What does it cost to build a house in NZ?

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If you’ve been looking for a home for a while, you’ve probably put some thought into the option of building a new house or buying a new-build property. Committing a whole heap of money to something that doesn’t exist yet is a big step, but the rewards can be big too.

There are many potential advantages to building a new home. Apart from choosing a layout you want, you get a home that needs no initial maintenance, is healthy and efficient, and often qualifies for more financial assistance.

You might also be wondering whether building a home is a more affordable way to go. Here’s a guide to help you compare the typical prices of existing houses with new-builds, so you can get started on estimating the cost of your new-build home.

When you’re ready for professional advice on new-build mortgages and the various government incentives, we have a free service that connects you with one of the country’s best mortgage advisers. They’re at the top of their field and are paid by the lender you eventually choose, so their service costs you nothing.

The median price of existing houses in New Zealand

The extent of New Zealand’s house price inflation over the last few years will come as no surprise if you’ve been watching the news. It’s a concern for everyone, but particularly people wanting to buy their first home. The good news is that prices have eased more recently, however rising interest rates have become the new challenge for affordability.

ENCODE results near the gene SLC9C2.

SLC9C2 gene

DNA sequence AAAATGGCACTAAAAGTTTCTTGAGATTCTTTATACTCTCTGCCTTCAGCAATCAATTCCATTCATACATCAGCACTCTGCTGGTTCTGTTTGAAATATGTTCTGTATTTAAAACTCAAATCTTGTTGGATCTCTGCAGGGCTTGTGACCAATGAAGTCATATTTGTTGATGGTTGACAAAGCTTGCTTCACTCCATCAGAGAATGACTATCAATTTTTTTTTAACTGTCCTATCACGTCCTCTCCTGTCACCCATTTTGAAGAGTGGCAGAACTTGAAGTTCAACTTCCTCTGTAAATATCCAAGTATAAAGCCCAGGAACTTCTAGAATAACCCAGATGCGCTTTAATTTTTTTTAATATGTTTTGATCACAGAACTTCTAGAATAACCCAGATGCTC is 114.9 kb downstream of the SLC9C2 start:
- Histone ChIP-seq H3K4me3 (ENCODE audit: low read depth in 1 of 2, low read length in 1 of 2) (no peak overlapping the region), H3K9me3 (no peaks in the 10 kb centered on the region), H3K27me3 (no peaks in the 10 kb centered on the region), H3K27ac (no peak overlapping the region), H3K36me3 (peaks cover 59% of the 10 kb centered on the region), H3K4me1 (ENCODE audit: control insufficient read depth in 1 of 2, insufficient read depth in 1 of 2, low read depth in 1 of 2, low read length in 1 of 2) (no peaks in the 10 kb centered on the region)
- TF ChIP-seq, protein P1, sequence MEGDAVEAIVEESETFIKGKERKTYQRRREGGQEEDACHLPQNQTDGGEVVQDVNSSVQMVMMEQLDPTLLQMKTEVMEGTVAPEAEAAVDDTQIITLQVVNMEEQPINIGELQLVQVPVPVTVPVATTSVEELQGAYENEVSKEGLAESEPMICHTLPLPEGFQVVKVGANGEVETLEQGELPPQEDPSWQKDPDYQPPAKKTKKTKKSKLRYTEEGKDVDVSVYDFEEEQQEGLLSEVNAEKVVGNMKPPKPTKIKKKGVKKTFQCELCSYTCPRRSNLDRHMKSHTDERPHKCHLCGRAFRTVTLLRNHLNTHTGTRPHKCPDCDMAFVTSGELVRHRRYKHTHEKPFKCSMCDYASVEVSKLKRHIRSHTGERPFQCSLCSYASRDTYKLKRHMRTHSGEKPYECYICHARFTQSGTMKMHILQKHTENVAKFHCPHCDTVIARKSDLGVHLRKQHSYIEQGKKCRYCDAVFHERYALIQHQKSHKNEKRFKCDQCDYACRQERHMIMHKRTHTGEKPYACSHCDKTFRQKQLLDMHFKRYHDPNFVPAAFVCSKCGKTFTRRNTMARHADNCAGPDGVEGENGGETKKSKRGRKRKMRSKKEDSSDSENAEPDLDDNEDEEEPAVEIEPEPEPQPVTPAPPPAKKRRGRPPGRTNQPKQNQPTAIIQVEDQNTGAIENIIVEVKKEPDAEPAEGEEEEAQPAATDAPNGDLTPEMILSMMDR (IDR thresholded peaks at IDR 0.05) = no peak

According to the April 2023 monthly property report from the Real Estate Institute of New Zealand (REINZ), median residential property prices across New Zealand decreased by 10.9% to $780,000 between April 2022 and April 2023.
Auckland topped the median price list once more, despite decreasing 15.0% to $995,000. However, there were year-on-year median price increases in two regions, West Coast (8.6%) and Otago (3.2%).

Understanding median prices

The median sale price is the middle price if all sales were ranked from highest to lowest. It can be skewed for a particular area if most sales happened to be either high or low priced homes. It can also be different to the median estimated value for all homes in a location. For example, homes.co.nz published median home estimates in April 2023 for our main centres. The figure for Wellington was $957,000, yet the median sale price for the Wellington region was $797,000. This suggests a higher percentage of sales were lower priced homes.

The median sale price still provides a useful broad indicator for comparing regions and how things are changing. Obviously, actual prices within any region will vary considerably, depending on the type of home, its condition and demand for its location.

Median 2023 house prices by region

Here’s the regional breakdown of median house sale prices from REINZ.

April 2023 median sale price ($)% change since April 2022
New Zealand780,000-10.9
NZ ex Auckland700,000-7.3
Bay of Plenty824,500-7.9
Hawke’s Bay750,000-2.6
West Coast379,0008.6

Source: REINZ

Average building costs are also rising

So what’s happening to the cost of building a new home? Is it rising to the same degree? Unfortunately, the answer’s not that easy to find because there are so many variables.

The state-owned enterprise Quotable Value (QV) publishes data for the average build costs only, excluding costs such as land, consent costs, utilities connections and council fees. According to QV, building a new three-bedroom home in six of New Zealand’s main centres rose on average by 11.3% in the year to December 2022. This followed a staggering 20.9% rise in the year to April 2022.

Average cost of a new-build house in 2022